The cost could also be an appealing factor. The enzymes are much cheaper than the metals used in conventional batteries. And the bio-battery is also fully biodegradable, says Zhang. But for the battery to get onto the market, the researchers must now tackle two other challenges: increasing power density and lifetime, he adds.
Plamen Atanassov, a bioelectrochemist at the University of New Mexico, US, who was not involved in the study, says the research provides a viable alternative to combustion to directly generate electricity from biofuels. It is the link between biotechnology and biofuels with fuel cells and electrochemical energy technology, he says.
Z Zhu et al, Nat. Commun., 2014, DOI:10.1038/ncomms4026
It’s probably biodegradable as well.
# of recharge cycles?
Drink Ethanol, don’t burn it.
I wonder how far away we are from bio implanted computers that can run off of the implanted person’s metabolism?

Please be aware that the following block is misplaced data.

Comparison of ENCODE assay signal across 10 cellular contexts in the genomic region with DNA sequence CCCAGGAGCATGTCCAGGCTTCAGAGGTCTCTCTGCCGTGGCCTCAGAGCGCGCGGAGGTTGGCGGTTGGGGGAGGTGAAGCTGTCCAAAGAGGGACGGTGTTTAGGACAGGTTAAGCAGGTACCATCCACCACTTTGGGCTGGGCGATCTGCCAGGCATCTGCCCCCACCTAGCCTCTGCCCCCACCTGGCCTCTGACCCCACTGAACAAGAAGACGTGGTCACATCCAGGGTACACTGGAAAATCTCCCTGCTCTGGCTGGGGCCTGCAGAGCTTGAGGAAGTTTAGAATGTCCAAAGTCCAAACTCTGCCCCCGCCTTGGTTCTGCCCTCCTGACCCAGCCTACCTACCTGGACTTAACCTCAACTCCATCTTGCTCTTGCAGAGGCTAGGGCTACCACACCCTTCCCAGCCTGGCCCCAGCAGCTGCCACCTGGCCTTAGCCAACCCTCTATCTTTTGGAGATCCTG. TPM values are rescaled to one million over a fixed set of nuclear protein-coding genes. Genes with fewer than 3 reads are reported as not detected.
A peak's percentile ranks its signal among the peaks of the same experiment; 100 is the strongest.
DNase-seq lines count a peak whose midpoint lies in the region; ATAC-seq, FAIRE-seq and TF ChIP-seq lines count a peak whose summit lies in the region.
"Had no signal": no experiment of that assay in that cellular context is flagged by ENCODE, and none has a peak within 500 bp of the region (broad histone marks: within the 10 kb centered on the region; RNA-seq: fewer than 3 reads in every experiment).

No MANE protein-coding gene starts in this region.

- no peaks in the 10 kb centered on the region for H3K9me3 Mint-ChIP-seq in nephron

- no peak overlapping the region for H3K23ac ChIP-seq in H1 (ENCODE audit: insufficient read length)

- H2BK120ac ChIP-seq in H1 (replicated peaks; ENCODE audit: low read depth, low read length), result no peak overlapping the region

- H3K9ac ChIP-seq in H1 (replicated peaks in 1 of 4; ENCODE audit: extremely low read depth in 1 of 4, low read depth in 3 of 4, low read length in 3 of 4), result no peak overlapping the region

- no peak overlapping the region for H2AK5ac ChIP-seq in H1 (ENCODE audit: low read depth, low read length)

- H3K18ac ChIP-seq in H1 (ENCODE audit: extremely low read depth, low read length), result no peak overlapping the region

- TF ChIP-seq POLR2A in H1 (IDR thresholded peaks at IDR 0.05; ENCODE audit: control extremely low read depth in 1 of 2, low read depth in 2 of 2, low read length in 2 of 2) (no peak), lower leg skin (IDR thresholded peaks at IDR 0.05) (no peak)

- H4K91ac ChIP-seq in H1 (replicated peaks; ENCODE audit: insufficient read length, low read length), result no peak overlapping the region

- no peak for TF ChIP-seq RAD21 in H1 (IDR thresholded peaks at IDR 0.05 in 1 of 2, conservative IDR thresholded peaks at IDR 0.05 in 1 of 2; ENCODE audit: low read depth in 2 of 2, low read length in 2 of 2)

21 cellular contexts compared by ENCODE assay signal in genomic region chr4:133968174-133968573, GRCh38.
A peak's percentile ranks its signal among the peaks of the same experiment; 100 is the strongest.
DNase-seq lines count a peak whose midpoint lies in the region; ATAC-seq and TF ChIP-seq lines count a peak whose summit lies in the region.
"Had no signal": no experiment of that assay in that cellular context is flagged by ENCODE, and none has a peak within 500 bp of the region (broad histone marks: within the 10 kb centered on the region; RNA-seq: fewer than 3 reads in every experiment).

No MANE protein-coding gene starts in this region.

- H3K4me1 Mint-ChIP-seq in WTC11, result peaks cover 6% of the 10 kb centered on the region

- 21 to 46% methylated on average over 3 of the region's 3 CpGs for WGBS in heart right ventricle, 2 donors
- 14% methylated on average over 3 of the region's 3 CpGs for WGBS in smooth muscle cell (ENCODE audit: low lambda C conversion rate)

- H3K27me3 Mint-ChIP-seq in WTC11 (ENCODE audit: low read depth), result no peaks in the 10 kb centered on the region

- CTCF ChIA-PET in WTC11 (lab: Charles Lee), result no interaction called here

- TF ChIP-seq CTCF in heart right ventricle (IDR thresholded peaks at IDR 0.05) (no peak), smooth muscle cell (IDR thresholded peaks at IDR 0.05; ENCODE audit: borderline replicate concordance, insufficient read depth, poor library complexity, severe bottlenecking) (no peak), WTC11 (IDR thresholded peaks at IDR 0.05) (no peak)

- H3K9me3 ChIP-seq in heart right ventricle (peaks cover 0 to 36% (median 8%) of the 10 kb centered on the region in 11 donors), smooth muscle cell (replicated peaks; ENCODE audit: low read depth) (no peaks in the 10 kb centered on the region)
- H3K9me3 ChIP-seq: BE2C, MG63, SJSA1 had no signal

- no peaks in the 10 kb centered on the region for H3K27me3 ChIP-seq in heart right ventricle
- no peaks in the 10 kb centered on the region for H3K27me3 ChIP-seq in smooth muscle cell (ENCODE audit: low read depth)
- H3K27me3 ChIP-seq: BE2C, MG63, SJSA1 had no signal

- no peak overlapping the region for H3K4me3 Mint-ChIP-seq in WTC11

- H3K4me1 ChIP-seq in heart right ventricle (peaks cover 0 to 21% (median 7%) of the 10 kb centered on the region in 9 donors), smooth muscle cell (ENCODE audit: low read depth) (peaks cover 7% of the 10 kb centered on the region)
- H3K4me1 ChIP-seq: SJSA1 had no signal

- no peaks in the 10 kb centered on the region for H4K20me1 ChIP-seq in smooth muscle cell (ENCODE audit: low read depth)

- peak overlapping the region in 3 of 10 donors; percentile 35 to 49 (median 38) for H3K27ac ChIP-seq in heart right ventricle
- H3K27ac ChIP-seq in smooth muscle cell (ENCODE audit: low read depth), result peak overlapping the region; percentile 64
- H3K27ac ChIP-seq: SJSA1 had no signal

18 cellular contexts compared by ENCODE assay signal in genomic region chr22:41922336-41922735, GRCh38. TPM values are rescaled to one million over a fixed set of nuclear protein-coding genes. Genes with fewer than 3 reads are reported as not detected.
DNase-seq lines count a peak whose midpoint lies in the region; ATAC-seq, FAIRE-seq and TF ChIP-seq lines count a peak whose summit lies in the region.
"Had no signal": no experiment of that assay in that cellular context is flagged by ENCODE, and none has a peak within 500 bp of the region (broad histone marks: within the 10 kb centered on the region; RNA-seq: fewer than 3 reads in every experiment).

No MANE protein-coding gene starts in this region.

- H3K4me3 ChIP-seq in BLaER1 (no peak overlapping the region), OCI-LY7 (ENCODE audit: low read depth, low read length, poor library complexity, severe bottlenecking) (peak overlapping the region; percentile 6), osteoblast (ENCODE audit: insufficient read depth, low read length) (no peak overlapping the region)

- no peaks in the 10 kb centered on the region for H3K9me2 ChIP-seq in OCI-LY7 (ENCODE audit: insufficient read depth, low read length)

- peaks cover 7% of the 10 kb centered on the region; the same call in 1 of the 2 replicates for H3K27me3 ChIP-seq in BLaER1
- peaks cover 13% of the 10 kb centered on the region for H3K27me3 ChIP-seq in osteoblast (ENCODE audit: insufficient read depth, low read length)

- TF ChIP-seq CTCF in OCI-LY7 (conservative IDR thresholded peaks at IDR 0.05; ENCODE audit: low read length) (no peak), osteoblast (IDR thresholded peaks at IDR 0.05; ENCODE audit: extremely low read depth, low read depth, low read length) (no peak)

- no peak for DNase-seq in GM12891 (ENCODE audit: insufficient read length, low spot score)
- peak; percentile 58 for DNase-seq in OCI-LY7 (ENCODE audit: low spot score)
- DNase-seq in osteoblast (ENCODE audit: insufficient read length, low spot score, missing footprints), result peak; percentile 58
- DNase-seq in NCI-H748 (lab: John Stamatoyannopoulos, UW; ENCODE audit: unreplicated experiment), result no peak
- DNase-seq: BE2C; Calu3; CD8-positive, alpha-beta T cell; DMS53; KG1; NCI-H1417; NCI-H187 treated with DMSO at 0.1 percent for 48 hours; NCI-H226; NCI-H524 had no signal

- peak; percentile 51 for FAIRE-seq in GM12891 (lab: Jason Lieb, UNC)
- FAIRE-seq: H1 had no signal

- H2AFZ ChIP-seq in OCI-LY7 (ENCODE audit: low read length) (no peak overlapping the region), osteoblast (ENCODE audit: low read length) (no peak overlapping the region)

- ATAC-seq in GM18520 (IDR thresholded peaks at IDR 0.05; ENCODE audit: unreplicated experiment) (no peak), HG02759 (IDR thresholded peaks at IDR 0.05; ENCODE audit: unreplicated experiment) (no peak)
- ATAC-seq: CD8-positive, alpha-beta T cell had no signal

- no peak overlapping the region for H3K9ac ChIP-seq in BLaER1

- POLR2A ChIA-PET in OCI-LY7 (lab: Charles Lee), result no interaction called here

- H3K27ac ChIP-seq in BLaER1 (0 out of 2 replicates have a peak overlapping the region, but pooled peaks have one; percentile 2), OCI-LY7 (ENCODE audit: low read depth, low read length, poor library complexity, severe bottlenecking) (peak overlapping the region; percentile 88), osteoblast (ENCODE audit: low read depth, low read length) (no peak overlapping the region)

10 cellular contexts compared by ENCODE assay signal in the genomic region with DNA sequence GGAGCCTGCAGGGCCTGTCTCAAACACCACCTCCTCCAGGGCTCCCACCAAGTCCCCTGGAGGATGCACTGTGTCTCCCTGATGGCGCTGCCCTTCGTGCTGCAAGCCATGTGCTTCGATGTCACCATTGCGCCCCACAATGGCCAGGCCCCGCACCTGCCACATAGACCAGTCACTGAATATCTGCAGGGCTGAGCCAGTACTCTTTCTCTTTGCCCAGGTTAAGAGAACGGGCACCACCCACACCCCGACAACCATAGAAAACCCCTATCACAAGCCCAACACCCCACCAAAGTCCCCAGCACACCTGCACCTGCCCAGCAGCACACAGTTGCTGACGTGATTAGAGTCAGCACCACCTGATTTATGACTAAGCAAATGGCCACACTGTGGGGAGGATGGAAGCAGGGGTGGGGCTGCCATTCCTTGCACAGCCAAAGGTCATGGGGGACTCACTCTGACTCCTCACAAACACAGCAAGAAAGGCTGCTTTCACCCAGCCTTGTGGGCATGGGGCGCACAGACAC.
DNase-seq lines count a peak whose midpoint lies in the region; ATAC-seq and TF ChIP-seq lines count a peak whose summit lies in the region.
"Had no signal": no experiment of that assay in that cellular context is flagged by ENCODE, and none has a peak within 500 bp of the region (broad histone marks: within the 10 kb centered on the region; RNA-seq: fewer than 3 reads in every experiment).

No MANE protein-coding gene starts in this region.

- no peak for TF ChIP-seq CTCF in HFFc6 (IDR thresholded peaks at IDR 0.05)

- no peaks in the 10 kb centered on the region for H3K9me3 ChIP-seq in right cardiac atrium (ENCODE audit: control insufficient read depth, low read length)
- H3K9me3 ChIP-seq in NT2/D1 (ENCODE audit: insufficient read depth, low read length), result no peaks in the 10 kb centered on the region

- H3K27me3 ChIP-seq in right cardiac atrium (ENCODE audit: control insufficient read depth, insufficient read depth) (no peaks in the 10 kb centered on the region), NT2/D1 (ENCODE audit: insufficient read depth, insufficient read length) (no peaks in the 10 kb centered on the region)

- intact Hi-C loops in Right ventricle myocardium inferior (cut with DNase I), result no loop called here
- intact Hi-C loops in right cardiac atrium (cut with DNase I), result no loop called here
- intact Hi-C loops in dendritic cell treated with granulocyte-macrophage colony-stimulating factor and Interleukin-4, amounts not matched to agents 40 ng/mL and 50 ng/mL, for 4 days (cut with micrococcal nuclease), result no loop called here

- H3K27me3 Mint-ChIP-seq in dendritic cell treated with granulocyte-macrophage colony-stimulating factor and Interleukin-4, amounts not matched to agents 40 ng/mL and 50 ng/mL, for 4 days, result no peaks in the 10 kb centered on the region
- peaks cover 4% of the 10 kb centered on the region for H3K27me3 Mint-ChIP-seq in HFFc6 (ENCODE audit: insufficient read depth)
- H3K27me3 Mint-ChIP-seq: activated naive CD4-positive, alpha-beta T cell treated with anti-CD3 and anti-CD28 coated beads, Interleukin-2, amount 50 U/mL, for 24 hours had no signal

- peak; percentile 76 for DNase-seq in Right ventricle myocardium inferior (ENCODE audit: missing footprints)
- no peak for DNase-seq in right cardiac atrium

“The prototype is similar in size to a typical AA battery and has an energy storage density of 596 amp hours per kilogram roughly one order of magnitude greater than a smartphones lithium-ion battery. This means that the battery could last at least twice as long as conventional lithium-ion batteries on a weight-for-weight basis.”
UH? Supposedly the sugar battery has an energy storage density of 10 times that of lithium ion, but it could only last twice as long??
I must say after reading that my confidence level for the rest of the article was in bad need of recharging.
Is it rechargeable or not?